Advancing a Vision for Privacy-Enhancing Technologies

Imagine a future where researchers can analyze a broad and diverse swath of medical records – without accessing anyone’s private data – to develop tools for physicians to identify early signs of cancer and reduce health disparities. Or a future where cities and states can rapidly share critical public health data with each other without revealing personal information about individuals. Or where smart infrastructure could be optimized to manage traffic flows, while preserving drivers’ privacy during both data collection and analysis. The development of Privacy-Enhancing Technologies, commonly known as “PETs,” can provide a pathway toward this future by leveraging data-driven technologies like artificial intelligence (AI), while preserving privacy.

PETs are technologies that will allow researchers, physicians, and others permitted access to gain insights from sensitive data without ever having access to the data itself. The true power of PETs is in keeping data “hidden” from researchers while at the same time enabling analysis of that data. PETs could unlock new forms of collaboration and new norms in the responsible use of personal data. They may enable more collaboration across entities, sectors, and borders to help tackle shared challenges, helping drive solutions in areas such as health care, climate change, financial crime, human trafficking, and pandemic response. However, to date, PETs have not achieved widespread adoption due to a variety of factors — among them, the need for more research and development, limited technical expertise, perceived and possible risks, financial cost, and the lack of generalizable solutions.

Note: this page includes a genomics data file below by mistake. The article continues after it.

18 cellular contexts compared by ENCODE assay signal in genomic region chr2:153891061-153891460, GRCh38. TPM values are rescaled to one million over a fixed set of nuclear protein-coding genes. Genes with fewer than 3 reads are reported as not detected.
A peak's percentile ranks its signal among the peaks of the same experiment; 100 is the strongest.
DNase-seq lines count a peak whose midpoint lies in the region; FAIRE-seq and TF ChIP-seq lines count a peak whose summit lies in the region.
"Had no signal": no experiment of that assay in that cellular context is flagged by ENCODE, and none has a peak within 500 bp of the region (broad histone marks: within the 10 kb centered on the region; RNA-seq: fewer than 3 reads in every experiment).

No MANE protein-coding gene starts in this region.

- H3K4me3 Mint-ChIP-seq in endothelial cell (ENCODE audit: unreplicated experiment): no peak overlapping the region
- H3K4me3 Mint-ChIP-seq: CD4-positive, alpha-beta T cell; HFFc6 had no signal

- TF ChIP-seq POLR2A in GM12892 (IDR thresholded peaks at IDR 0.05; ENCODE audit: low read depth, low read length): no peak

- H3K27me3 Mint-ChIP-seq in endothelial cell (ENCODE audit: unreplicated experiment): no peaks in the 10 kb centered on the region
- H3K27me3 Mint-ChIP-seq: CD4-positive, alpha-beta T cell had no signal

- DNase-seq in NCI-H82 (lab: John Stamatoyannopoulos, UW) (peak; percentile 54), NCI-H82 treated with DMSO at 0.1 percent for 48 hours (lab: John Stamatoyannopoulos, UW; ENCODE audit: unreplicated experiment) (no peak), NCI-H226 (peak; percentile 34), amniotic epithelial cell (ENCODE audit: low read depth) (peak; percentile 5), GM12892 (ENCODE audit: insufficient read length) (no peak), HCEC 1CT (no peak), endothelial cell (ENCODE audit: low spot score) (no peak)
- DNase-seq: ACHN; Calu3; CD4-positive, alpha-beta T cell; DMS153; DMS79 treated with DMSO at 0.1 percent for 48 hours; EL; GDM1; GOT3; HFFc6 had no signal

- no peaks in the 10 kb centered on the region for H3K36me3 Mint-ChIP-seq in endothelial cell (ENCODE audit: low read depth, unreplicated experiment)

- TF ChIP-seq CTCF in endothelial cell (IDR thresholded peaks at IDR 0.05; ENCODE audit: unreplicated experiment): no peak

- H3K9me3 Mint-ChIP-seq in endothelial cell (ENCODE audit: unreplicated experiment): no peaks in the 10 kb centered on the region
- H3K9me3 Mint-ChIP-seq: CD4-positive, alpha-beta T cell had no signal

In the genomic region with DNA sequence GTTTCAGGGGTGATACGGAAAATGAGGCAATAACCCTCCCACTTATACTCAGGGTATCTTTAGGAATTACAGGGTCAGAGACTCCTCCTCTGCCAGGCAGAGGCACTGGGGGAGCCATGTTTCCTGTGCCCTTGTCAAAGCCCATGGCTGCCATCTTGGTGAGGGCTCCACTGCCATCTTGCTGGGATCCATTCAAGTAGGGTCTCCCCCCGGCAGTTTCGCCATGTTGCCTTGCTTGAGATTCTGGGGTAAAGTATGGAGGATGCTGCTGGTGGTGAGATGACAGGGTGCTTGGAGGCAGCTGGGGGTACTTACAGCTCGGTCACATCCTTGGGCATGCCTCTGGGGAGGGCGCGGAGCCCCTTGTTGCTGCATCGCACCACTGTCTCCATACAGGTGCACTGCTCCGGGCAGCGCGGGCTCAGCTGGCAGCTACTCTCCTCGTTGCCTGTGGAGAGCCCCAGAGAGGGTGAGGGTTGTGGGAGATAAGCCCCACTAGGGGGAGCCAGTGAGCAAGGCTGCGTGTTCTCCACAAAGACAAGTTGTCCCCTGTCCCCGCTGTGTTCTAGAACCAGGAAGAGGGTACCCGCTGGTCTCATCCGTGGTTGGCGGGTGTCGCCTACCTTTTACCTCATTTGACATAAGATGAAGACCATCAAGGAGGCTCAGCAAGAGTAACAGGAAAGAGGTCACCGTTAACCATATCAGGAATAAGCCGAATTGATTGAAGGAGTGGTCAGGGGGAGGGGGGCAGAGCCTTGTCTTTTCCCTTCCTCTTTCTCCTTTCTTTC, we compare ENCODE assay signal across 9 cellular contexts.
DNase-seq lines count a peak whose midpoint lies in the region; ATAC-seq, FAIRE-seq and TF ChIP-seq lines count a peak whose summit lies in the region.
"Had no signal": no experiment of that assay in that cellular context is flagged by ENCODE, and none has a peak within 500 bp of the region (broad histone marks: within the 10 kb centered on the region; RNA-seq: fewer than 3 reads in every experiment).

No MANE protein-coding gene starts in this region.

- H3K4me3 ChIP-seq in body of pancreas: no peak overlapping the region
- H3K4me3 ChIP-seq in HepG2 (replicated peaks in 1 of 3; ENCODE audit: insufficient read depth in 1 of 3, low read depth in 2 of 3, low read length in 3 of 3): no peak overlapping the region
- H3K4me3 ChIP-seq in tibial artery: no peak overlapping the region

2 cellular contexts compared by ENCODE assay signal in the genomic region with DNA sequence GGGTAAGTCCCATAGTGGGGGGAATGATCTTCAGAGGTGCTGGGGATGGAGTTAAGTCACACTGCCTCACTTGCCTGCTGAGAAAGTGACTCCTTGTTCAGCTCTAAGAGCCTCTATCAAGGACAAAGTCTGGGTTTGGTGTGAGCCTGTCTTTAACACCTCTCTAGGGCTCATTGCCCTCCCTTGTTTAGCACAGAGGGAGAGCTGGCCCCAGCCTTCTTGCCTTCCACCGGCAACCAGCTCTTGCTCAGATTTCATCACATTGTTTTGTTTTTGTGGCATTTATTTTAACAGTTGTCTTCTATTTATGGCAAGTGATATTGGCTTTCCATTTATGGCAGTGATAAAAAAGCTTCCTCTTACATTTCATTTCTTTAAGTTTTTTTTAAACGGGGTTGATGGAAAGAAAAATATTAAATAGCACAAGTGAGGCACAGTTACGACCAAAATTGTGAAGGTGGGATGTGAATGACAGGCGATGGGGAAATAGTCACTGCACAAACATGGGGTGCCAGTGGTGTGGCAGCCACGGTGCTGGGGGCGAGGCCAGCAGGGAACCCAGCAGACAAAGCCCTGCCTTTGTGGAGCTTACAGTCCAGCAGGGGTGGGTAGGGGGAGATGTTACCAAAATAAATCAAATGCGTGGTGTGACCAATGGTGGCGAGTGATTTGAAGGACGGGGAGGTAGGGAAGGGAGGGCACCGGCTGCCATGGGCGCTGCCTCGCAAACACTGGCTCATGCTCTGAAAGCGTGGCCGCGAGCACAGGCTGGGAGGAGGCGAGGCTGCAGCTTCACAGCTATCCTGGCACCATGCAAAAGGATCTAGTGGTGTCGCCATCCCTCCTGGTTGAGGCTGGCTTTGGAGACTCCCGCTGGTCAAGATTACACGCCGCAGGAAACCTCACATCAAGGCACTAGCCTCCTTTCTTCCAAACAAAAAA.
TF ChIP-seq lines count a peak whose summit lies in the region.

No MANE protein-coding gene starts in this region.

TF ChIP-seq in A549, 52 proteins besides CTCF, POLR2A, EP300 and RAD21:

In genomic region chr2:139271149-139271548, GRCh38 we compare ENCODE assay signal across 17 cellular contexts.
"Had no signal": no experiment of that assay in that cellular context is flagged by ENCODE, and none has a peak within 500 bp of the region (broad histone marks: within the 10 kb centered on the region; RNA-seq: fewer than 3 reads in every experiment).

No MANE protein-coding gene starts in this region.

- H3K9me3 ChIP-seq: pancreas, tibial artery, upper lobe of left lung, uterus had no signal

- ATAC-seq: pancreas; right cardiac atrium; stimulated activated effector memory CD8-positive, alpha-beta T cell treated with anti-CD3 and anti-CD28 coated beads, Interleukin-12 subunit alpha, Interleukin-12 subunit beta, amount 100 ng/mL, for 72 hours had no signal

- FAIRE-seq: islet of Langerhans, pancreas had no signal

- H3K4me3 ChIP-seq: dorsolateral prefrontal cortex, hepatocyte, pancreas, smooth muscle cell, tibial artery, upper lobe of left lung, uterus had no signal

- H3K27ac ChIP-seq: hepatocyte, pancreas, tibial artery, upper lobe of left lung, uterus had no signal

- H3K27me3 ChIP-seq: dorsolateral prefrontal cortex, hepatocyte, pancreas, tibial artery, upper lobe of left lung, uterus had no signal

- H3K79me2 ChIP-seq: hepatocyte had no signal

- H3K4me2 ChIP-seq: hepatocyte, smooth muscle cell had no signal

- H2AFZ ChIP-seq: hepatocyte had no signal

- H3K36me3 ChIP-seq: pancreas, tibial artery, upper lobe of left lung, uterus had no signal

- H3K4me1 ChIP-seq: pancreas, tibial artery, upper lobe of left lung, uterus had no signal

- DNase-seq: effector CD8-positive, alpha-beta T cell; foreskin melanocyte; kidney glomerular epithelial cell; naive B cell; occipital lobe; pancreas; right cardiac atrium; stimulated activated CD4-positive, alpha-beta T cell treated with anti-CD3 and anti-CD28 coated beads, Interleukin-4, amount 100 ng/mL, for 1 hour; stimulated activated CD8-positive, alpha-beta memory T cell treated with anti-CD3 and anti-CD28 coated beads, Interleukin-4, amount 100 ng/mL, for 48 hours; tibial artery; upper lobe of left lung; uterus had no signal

As with most technologies, it matters both how PETs are developed and how they will be employed. PETs could usher in a paradigm shift in how we as a society protect privacy while deriving knowledge from data. However, there are also risks that PETs could provide a false veneer of privacy, misleading people into believing that a data sharing arrangement is more private than it really is. Furthermore, in some cases, PETs could exacerbate existing problems with certain types of data analysis, such as discriminatory analysis resulting from biased data.

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